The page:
12K             1152    960     822.857

This is a tab-delimited table of five rows and four columns, with the second row containing only one column. Follow the same Copy and Paste commands described above to copy a table from Analytica into a spreadsheet or other data analysis package. This tab-delimited format is also ideal for IAC.

If you wish to export the value of an Analytica variable into another program such as a spreadsheet program, a graphing package, or a statistical package, you need to have the data in a format that the other program can read in easily. Most of these programs recognize text files containing rows and columns of text and numbers separated by special characters called delimiters. Tabletype=2 prints tables in a similar format to the Tabletype=0 format, except it doesn’t presume commas for its delimiter and doesn’t print out brackets surrounding the one-dimensional parts of the table. Instead, Tabletype=2 uses another system variable called Delimiter which separates items in the table.

Delimiter=0 uses commas in tables which some programs require for recognizing input. Delimiter=1 uses tab characters which can’t be seen but are printed in the Analytica typescript and are the most common delimiter type (default and shown in the example in this section). Delimiter=2 uses space characters which are another common delimiter type in table-oriented programs. System variable Delimiter only applies to Tabletype=2 since both the typescript-formatted and Analytica-formatted tables rely on using comma delimiters.

  • Note In order to create true x-y graphs (in some programs, such as graphing programs and spreadsheets) you must provide an additional x column for numerical data following the first column. For these programs, you can use Tabletype: 3. The output is identical to Tabletype: 2, except the first column is repeated twice when the column contains numbers.

Arrays: Summary

Array(i1, i2, ... in, y)
A function, which assigns a list of indices, i1, i2, ... in, as the indices of the array y, with i1 as the index of the outermost dimension, i2 as the second outermost, etc. y must have at least n dimensions.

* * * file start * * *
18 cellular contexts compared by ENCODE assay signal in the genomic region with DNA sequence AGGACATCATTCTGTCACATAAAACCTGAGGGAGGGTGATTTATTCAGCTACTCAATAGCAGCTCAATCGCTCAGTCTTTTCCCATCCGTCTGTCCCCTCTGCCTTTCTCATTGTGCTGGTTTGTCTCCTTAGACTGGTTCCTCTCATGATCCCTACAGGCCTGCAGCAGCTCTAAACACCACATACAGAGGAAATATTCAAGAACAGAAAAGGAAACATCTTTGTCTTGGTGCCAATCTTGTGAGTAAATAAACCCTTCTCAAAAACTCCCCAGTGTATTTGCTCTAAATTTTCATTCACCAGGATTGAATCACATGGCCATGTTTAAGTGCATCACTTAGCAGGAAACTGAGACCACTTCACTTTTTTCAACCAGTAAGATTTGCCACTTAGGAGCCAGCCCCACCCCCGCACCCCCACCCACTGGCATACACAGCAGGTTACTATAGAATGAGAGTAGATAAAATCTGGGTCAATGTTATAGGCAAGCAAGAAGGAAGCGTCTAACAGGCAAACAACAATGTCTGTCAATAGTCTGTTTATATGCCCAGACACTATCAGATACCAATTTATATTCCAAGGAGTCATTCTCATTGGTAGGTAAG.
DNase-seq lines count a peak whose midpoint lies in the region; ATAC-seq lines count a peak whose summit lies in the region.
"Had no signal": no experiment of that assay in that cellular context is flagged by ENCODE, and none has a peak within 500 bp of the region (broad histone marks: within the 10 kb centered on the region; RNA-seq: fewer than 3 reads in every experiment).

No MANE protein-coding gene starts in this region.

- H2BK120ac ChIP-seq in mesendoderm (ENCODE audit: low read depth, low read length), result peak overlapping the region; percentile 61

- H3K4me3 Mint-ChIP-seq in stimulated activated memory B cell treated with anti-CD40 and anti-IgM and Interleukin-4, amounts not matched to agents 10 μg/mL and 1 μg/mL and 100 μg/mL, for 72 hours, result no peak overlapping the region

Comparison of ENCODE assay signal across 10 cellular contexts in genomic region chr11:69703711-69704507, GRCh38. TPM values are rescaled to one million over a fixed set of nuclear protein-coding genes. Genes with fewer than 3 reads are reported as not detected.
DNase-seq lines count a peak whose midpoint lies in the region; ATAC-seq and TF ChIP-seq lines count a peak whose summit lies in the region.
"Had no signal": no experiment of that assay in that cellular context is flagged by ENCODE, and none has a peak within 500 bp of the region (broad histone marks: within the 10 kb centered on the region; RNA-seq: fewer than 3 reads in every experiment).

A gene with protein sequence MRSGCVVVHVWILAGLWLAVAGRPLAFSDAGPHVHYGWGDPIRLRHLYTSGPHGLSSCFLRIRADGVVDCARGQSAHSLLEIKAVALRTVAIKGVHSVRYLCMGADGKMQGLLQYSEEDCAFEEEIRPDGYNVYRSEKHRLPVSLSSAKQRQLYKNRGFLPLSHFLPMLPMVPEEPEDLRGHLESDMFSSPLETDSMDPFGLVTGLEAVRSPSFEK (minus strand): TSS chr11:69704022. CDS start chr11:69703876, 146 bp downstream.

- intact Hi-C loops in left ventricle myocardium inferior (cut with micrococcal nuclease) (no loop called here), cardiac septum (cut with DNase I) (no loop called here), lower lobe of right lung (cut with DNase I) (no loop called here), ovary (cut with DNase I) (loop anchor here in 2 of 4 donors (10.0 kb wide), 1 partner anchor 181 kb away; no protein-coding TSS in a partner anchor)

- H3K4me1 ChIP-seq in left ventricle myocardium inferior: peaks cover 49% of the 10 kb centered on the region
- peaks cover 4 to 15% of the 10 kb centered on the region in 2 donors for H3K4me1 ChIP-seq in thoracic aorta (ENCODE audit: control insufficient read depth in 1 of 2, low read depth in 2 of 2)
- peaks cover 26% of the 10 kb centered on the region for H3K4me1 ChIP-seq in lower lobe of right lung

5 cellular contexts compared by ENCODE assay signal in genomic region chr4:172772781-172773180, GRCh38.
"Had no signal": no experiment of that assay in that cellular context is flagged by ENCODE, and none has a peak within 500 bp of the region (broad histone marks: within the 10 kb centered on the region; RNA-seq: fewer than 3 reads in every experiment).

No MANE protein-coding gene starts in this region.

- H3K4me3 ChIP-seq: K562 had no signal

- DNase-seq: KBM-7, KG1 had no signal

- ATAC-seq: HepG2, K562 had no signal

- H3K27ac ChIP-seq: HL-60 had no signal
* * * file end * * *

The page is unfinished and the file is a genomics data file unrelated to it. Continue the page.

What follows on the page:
You can "pull out" specific values from an array by requesting a particular index and optionally, particular values in the index (e.g., cost[mpg=15]).

Slice(a, i, n)
Function that returns the nth value of array a over the dimension indexed by i. n must be between 1 and the length of i. n may also be an array of values, in which case, Analytica will return an array of corresponding values from a.

Subscript(a, i, x)
Function which gives the element of array a for which index i has value x. x must be one of the values of index i. x may also be an array of values from index i, in which case it will produce a corresponding array of resulting values from a. (It is essentially the same as a[i=x], but allows a to be a general expression, instead of restricting it to a variable.)

A function that returns the number of elements of the outermost dimensions of an array x.

Table(i1, i2, ... in) (x1, x2, x3, ... xm)
This function creates an n-dimensional array, indexed by the Indices i1, i2, ... in. The number of indices may be 1 or more. The indices must be separated by commas and enclosed in parentheses, as shown. The second set of parameters to Table specify the values that go into the array. These are also enclosed in parentheses, and the separating commas are optional. Each of these values is specified by an expression x. The number of values required is the number of elements of the array, which is the product of the sizes of all the dimensions. In this list of elements, the last index in is the innermost, varying most rapidly.

Reform(x, [i1, i2. . .in])
Command to print a multi-dimensional array x in a sequence so that index i1 is varying slowest, i2 next slowest and so on. The indices i1, i2, etc., must be all of the indices of x.

See Also